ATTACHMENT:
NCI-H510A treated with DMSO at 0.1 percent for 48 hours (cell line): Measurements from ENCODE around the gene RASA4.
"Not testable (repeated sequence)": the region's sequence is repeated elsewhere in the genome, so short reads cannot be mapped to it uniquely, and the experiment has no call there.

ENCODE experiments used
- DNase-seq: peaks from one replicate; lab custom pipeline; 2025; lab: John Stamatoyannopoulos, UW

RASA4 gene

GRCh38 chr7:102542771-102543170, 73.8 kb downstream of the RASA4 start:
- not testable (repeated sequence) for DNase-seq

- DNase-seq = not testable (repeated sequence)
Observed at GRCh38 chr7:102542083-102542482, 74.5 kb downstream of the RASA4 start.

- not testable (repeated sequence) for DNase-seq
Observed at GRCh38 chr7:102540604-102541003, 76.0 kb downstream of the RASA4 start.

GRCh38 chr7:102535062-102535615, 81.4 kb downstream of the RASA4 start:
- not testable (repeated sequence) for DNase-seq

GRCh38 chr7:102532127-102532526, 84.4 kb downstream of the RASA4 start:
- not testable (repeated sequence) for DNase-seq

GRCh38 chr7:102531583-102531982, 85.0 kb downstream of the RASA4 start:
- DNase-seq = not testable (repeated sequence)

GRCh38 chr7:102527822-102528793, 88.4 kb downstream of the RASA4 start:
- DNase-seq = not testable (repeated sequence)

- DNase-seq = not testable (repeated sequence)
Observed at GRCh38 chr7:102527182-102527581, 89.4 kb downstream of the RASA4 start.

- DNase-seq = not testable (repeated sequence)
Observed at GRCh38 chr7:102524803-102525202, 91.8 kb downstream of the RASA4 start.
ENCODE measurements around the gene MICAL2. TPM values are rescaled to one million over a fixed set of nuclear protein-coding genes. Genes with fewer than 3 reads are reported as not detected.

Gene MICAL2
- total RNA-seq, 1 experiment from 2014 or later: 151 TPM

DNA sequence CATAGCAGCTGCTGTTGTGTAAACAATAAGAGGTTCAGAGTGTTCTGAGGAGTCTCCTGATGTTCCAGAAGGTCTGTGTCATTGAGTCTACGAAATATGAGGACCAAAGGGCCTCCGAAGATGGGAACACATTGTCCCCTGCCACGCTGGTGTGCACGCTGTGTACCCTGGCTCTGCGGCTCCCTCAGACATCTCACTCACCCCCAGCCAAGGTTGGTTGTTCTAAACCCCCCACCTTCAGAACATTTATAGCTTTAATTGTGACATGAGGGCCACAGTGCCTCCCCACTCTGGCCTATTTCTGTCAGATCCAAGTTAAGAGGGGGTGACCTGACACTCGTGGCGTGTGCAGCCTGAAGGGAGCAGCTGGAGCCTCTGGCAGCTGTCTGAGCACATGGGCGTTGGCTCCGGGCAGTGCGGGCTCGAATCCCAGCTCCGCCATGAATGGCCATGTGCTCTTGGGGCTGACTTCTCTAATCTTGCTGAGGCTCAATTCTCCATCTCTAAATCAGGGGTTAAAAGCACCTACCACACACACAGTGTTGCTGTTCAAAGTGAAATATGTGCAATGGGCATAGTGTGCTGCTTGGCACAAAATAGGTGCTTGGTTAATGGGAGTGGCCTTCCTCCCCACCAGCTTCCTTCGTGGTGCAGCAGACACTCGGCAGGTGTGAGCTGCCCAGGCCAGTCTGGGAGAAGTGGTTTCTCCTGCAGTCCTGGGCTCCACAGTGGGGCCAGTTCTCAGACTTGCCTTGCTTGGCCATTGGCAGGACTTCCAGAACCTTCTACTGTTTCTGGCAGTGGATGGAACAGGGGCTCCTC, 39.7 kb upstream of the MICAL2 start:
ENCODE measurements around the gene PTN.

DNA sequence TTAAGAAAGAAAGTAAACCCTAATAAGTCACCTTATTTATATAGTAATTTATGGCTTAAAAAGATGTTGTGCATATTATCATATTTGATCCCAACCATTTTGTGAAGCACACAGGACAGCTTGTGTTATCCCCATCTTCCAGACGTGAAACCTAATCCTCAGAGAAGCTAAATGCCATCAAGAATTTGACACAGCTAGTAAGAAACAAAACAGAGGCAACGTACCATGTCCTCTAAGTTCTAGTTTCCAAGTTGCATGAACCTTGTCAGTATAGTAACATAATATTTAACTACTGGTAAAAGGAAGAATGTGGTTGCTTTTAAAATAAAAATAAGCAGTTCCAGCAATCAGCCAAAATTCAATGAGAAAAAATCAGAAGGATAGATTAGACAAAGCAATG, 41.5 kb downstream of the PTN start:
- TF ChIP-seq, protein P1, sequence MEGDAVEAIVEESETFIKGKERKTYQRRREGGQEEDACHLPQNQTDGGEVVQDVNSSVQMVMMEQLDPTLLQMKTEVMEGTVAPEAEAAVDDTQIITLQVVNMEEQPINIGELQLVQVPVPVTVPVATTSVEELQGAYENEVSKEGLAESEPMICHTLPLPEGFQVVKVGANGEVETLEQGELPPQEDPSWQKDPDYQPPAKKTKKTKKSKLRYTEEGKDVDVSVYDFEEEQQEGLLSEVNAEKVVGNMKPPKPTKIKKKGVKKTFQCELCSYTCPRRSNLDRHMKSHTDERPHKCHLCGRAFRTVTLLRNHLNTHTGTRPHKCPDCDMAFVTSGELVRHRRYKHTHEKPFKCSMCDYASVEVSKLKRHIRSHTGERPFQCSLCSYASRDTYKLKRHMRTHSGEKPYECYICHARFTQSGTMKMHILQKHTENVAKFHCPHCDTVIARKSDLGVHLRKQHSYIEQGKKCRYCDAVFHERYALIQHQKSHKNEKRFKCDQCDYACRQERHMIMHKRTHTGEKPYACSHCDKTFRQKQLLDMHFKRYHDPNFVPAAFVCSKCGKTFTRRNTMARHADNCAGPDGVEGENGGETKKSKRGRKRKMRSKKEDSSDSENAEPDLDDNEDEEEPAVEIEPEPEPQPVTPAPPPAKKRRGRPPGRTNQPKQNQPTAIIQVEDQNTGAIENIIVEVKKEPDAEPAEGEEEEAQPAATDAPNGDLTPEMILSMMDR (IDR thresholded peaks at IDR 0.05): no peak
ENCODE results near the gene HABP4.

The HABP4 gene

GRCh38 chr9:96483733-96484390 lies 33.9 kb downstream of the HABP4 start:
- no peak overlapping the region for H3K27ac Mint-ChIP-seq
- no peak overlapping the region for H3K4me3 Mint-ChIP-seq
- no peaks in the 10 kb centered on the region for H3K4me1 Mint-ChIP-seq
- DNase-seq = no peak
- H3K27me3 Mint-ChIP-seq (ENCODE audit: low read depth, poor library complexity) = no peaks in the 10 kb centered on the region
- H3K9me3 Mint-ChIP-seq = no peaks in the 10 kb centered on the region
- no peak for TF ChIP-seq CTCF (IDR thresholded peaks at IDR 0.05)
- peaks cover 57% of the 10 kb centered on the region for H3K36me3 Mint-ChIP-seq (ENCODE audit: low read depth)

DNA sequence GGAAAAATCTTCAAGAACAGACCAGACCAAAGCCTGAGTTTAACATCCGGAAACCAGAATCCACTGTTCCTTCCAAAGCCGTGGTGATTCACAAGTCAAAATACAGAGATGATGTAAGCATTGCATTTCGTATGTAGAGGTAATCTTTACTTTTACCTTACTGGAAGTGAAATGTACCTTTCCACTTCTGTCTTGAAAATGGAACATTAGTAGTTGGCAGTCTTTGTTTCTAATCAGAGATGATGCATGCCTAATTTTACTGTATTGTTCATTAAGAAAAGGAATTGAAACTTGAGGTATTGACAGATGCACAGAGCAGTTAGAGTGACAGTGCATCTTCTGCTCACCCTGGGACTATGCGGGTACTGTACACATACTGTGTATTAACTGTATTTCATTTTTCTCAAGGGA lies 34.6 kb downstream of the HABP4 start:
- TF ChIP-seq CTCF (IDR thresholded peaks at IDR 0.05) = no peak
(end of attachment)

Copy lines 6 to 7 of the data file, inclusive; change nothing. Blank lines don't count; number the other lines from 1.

GRCh38 chr7:102542771-102543170, 73.8 kb downstream of the RASA4 start:
- not testable (repeated sequence) for DNase-seq